4. 4. CSR History – late 1990s to present Some phenomena  Growing expectation that business can and should contribute to social and community well-being  Emergence of Social License - Local communities and other stakeholders have growing power and influence  Reputational capital is increasingly important
  5. 5. www.waynedunn.com; CSR History – late 1990s to present  ‘Socially conscious’ shareholders  Social Investment Funds (Socially responsible investment refers to making investment decisions based on financial returns as well as a company’s social and environmental practices, corporate values and ethics).  The Financial Markets • Dow Jones Sustainability Index • FTSE Sustainability Index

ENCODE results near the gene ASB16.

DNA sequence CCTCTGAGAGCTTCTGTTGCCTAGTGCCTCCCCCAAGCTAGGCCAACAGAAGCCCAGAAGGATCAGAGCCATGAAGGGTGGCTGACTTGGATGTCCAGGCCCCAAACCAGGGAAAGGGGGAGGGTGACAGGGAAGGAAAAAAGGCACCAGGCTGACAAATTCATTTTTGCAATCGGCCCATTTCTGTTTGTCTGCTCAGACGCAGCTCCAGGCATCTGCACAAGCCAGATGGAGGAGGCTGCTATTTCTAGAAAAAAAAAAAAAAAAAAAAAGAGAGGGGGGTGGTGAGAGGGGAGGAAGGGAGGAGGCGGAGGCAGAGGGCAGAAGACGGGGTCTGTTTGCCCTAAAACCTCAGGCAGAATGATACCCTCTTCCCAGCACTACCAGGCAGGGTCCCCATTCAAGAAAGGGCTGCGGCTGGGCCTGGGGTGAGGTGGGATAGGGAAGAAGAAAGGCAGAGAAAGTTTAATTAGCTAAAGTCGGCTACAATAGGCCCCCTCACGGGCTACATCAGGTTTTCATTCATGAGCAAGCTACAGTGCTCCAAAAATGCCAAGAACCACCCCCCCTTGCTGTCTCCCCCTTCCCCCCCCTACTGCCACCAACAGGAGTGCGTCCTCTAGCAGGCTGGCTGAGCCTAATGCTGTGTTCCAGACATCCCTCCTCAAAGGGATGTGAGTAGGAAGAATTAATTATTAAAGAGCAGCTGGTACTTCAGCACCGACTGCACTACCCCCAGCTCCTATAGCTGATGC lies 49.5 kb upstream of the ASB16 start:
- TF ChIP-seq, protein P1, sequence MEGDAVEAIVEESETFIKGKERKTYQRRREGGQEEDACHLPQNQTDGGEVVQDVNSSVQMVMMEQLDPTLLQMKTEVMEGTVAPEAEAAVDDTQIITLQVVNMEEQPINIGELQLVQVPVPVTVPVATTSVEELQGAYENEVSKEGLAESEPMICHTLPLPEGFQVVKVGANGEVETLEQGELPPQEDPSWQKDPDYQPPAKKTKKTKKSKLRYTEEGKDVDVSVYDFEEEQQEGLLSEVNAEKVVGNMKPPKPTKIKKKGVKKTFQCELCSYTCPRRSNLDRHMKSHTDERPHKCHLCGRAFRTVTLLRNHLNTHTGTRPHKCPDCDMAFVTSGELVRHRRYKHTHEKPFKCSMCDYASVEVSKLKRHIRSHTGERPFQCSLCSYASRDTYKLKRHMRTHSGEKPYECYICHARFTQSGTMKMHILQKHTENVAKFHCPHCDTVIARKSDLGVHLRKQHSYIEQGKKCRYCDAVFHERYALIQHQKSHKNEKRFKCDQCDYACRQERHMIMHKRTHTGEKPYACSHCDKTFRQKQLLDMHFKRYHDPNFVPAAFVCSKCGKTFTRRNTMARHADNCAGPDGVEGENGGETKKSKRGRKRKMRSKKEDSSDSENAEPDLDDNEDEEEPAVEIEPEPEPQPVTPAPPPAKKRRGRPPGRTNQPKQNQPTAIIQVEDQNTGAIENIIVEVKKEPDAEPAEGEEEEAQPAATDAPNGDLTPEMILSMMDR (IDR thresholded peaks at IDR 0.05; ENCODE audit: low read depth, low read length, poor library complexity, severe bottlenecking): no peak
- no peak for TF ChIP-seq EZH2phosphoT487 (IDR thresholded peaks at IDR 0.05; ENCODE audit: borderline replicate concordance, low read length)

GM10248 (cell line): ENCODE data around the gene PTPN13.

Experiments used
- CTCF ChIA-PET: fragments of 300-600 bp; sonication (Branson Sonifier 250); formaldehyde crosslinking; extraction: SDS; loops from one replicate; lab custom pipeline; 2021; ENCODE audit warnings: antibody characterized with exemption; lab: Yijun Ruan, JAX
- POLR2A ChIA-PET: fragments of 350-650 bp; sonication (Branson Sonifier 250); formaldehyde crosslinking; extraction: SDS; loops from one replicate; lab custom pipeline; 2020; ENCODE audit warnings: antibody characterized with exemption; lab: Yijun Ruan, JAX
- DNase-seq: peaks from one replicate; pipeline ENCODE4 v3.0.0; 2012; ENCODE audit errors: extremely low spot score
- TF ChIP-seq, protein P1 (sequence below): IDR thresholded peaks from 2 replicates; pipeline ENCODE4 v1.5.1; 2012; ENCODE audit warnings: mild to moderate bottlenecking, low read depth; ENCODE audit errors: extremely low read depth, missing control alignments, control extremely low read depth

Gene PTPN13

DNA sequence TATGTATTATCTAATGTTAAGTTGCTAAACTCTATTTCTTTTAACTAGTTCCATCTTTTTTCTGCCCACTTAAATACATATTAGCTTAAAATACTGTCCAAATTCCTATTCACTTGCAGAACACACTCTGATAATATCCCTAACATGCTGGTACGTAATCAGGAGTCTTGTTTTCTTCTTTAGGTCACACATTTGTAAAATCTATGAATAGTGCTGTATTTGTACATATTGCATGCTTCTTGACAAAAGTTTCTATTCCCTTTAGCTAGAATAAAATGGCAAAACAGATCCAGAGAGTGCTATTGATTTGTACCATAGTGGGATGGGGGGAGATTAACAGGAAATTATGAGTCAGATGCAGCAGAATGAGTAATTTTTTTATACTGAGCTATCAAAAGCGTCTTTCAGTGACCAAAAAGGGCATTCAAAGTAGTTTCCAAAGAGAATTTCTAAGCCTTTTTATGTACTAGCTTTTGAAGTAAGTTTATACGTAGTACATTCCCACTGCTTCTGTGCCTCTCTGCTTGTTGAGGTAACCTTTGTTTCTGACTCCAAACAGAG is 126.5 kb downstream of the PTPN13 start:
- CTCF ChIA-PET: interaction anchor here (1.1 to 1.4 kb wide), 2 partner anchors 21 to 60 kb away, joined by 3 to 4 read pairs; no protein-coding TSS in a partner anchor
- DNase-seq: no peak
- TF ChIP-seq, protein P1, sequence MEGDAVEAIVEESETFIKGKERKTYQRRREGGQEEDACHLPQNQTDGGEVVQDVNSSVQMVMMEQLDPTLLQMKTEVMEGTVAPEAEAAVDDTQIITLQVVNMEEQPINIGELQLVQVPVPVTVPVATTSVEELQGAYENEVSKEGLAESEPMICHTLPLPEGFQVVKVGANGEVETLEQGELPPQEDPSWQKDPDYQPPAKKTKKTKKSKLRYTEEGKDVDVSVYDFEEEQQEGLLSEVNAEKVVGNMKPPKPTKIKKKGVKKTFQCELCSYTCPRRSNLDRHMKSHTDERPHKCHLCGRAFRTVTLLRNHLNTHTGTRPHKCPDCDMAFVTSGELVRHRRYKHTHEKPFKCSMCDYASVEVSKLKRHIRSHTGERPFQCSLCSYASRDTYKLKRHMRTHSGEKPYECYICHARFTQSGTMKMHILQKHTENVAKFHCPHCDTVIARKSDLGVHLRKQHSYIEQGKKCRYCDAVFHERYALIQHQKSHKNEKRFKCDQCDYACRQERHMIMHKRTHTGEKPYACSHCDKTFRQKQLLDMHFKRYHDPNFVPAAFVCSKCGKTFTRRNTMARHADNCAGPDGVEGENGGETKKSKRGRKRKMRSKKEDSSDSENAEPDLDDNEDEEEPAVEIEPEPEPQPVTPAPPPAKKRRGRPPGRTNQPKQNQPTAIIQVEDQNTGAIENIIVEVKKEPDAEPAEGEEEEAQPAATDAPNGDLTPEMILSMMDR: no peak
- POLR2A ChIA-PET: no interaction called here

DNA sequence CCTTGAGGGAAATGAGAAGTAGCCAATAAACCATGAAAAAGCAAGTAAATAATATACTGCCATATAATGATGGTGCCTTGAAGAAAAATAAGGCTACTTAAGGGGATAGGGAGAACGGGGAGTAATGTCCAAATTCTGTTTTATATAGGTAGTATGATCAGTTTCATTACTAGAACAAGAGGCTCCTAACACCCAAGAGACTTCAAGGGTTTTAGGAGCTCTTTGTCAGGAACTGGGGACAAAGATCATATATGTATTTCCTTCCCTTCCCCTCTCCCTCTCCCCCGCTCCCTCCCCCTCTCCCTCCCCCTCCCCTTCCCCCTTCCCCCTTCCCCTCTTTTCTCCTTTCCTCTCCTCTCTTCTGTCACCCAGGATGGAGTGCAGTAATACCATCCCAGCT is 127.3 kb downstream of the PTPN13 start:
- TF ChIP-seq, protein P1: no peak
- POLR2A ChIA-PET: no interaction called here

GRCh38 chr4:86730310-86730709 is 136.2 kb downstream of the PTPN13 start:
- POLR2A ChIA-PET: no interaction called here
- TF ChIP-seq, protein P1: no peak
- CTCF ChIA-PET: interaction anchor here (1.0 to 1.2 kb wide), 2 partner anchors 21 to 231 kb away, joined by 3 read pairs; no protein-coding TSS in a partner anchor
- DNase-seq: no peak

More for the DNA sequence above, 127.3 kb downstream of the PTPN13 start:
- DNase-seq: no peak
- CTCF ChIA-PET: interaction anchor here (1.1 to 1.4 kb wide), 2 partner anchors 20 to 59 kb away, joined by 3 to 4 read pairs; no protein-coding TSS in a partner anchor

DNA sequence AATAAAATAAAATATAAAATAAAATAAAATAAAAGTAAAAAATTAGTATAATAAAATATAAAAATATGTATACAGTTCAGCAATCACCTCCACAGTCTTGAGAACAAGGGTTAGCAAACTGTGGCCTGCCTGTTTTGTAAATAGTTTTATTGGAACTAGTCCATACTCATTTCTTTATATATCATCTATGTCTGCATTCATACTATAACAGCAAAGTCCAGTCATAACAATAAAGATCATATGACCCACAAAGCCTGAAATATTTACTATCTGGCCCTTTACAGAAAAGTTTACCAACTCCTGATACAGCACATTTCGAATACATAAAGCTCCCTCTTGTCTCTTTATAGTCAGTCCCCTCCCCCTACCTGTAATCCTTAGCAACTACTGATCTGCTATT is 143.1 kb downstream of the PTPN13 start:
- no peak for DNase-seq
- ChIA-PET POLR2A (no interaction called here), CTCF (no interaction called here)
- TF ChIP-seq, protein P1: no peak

6. 6. “By working together to mobilize sustainable investment in the Least Developed Countries, government, business and civil society give hope and opportunity to the world’s poorest” “lasting and effective answers can only be found if business – working together with other actors including government and civil society– is fully engaged” Kofi Annan United Nations Global Compact announced by the then UN Secretary-General Kofi Annan in an address to The World Economic Forum on January 31, 1999, and was officially launched at UN Headquarters in New York on July 26, 2000
  7. 7. CSR in the OLDEN DAYS Policies & Good Intentions Solving Social Problems
  8. 8. CSR in the OLDEN DAYS (cont) Framework Plan ?Results? System more than a warm fuzzy issue Spending isn’t the answer Partners
  9. 9. CSR: Beyond Beads and Trinkets